[erlang-questions] Erlang on ARM

Frank Hunleth fhunleth@REDACTED
Mon Feb 13 15:55:04 CET 2012

On Mon, Feb 13, 2012 at 12:55 AM, Richard O'Keefe <ok@REDACTED> wrote:
> I should also mention that my colleague doing IR on an Android phone
> has fallen foul of Linux memory management:  by default the OS will
> overcommit virtual memory.  So his program ask for memory, is told
> it has been given it, and then some random service gets shut down
> because there isn't that much.  If I recall correctly, it was sshd
> that got killed the first time.  While it was an Android _phone_,
> I think it was some other Linux he'd installed on it; I remember
> he and a student had the dickens of a job getting gdb to work on it.

Right. Linux is usually set up to overcommit memory by default. Take a
look at /proc/sys/vm/overcommit_memory to change this. I thought that
Android also had a more sophisticated low memory handling policy, but
I do not know for sure. At least with "regular" Linux, when a low
memory situation occurs, the OOM killer runs a heuristic that will
pick the sacrificial process to shut down.

> Overcommitment must be a problem for other people running Erlang on
> Linux.  What, other that a few incantations as root, do you/can you
> do about it?

I have had problems with the OOM killer, but not with Erlang. I'm new
to the Erlang world, though. I most recently ran into the problem with
a Javascript interpreter that was embedded in a low memory device. It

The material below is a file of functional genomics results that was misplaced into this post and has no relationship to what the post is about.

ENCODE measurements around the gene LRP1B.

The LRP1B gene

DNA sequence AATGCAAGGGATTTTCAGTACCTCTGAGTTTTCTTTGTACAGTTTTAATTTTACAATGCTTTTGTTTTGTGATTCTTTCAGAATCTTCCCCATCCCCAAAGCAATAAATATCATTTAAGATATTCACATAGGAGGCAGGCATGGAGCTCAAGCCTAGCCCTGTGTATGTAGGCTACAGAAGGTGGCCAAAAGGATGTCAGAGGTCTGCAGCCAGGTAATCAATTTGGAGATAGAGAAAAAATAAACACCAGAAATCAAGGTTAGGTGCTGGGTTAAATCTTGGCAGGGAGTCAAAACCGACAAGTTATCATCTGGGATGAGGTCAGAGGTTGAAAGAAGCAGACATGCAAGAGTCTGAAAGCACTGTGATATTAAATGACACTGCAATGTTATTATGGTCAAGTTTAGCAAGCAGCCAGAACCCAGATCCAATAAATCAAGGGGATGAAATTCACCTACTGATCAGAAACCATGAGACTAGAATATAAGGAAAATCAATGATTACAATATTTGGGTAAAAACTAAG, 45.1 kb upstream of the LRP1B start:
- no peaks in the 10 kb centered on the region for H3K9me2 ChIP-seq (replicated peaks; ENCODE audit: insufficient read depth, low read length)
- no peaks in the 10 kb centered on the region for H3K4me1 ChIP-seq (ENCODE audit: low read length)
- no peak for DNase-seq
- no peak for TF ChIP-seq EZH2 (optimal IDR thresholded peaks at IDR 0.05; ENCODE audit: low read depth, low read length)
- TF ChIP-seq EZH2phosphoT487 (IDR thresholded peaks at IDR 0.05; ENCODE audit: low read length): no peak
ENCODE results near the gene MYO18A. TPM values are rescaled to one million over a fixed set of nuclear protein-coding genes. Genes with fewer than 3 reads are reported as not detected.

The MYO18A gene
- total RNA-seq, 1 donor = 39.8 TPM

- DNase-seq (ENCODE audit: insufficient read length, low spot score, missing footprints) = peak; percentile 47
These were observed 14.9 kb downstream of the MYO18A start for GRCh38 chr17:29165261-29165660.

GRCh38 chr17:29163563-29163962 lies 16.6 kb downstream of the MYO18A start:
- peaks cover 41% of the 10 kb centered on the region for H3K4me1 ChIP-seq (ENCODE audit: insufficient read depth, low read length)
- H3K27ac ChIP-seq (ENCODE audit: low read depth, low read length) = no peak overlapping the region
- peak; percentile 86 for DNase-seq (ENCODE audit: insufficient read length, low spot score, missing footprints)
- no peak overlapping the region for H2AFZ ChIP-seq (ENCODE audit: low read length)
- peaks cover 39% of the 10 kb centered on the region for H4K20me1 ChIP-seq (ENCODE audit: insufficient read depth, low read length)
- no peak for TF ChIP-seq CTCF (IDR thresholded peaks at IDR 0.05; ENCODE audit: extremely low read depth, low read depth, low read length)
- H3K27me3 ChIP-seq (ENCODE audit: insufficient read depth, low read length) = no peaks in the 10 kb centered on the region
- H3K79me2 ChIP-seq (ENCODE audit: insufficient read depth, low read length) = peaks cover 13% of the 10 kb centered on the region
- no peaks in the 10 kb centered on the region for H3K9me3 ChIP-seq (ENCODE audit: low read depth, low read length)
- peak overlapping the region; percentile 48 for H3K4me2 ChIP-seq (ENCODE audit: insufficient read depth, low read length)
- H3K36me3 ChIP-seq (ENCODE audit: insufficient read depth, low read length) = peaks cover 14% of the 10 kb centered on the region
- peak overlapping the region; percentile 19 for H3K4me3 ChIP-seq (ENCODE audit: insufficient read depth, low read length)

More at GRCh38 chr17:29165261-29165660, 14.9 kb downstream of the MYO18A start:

was possible to limit the amount of memory allocated by the
interpreter and that addressed the issue. Of course, some Javascript
apps needed to be rewritten, but they never would have worked well on
the device anyway. I don't know if Erlang has an option to limit the
amount of memory used, but that seems like a route to explore. My
guess is that Erlang applications are more equipped to handle out of
memory conditions than anything else running on the hardware.

Also, since you mentioned that you were looking into running on the
Beaglebone, I have been running Erlang on that board as well. I've
made a small SD card image (code on GitHub) that may help get you past
the cross-compiling and other challenges of running on the board. I
have some instructions here:


The image is made using Buildroot which is fairly bare bones if you're
used to Ubuntu or Angstrom. It may be easier to tweak should you need
more memory or other resources, though. I have not looked into
enabling HiPE, but I'm encouraged by the other responses to your


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